The City Fund

While there are amazing public schools across the country, few cities have been able to increase educational opportunity for all children.

Over the past fifteen years, this has begun to change. Denver, Washington D.C., and New Orleans have made their entire public education systems better. Other cities, like Indianapolis and Camden, have taken these breakthroughs, tailored them to their local contexts, and seen promising early results. Because of this work, hundreds of thousands of children have benefited from a better public education. These students are more prepared than ever to further their education, get good jobs, and lead lives filled with opportunity. We are now creating a new non-profit organization, The City Fund, to expand on this work.

Previously, several of us operated within a dual structure supporting the education giving for both the Laura and John Arnold Foundation and the Hastings Fund. We are  in the process of changing this structure and have added new team members to create The City Fund. The Laura and John Arnold Foundation and the Hastings Fund will continue their support of the work as anchor funders.

The new organization includes leaders from Education Cities, as well as expert practitioners from the state, district, charter and non-profit sectors. This new team will help us provide better support to local leaders. We are just getting started and will have a website up in short order, but now that our team is hired, we wanted to share the news.

All of us are united by a common perspective. First, right now, too many students do not have access to a great public school. Second, we believe this can change.

We share this belief because we have seen better schools improve the lives of families in all of our respective work. We’ve seen awesome teachers inspire children to build the knowledge, skills, and values needed to make the world a better place. We’ve seen world class public schools provide rich educational experiences to all their students, regardless of race or economic circumstances.

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Our nation’s education system is a complicated patchwork of thousands of local school districts. Improvements will not happen overnight, nor should they.

Rather, cities across the country are constantly innovating, and when a few cities do something that seems to be working, philanthropy can help shine a light on these local successes. If other cities are interested, philanthropy can help test these breakthroughs at a little larger scale.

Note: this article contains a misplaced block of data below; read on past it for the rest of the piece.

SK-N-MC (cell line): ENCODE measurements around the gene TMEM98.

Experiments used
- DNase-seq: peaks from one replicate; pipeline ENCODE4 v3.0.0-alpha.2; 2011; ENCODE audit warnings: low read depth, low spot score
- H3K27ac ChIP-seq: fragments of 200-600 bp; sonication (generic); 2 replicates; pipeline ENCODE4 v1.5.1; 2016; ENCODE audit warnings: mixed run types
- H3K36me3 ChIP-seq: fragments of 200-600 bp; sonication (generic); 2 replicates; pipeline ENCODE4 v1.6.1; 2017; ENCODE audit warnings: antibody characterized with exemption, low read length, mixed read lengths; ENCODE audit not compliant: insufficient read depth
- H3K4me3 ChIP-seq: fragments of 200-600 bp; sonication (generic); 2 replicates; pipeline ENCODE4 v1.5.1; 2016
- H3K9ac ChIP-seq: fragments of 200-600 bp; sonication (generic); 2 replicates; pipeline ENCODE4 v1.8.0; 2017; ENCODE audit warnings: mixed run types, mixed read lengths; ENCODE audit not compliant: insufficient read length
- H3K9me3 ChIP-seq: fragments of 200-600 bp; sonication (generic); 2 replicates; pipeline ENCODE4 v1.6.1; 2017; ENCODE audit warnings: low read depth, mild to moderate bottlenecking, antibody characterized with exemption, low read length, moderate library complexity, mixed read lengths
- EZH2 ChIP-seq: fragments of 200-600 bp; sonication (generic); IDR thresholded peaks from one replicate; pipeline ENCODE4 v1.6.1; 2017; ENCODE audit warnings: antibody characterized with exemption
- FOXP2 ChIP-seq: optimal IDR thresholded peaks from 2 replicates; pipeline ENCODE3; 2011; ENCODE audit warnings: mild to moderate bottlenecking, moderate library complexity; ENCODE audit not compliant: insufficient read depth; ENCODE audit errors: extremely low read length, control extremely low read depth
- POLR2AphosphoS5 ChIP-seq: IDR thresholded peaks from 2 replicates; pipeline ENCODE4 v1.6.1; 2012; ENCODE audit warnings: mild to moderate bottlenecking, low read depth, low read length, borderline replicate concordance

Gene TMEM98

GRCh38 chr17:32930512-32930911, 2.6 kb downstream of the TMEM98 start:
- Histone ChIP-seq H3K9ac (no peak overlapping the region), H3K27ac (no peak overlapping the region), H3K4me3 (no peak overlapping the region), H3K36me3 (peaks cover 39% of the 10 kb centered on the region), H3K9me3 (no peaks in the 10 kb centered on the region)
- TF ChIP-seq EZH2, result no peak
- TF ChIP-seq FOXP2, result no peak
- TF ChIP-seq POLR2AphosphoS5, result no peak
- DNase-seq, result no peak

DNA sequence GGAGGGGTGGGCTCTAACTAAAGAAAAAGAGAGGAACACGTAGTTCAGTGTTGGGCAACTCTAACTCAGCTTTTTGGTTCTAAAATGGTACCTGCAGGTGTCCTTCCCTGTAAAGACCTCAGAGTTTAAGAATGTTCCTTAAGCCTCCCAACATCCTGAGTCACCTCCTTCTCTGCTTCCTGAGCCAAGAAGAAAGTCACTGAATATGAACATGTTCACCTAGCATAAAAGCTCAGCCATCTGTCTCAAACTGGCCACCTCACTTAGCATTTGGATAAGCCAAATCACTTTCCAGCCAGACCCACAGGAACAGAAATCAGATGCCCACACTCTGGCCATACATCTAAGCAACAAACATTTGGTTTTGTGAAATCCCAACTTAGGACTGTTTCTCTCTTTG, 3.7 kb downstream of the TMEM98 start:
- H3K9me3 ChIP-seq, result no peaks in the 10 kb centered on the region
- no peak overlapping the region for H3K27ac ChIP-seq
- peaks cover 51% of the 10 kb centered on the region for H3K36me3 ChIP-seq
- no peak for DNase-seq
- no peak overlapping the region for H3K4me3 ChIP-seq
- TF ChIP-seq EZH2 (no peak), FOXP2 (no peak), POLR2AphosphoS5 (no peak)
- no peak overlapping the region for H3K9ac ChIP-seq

The cities we have supported have made things better in their own way, but several commonalities stand out: each city increased the number of public schools that are governed by non-profit organizations; each city created an easy to use enrollment system that helps families find a great public school for their children; and each city provides families with transparent information about public school quality. We believe these strategies hold promise.

While we are optimistic that the work we’re supporting will succeed at the next level of scale, much more work, innovation, and research is needed. Over the coming years, we’ll continue to support a small set of local education leaders. We’ll also work with university researchers to study these local efforts. If cities show progress, we hope other cities will follow. If they don’t, we hope other promising innovations are able to scale, so that all students can have access to amazing public schools.

Chris Barbic

Gary Borden

Ken Bubp

Beverly Francis-Pryce

Ethan Gray

David Harris

Kevin Huffman

Noor Iqbal

Neerav Kingsland

Jessica Pena

Liset Rivera

Kevin Shafer

Kameelah Shaheed-Diallo

Gabrielle Wyatt

6 thoughts on “The City Fund

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  4. Laura H. Chapman

    Why does the Arnold Foundation and Reed Hastings want to perpetuate a failed model? The New Orleans “Miracle” never happened. For heavens sake stop marketing portfolios districts as if you had a right to take over public schools and treat these just like you were managing a portfolio of a franchise of McDonalds.

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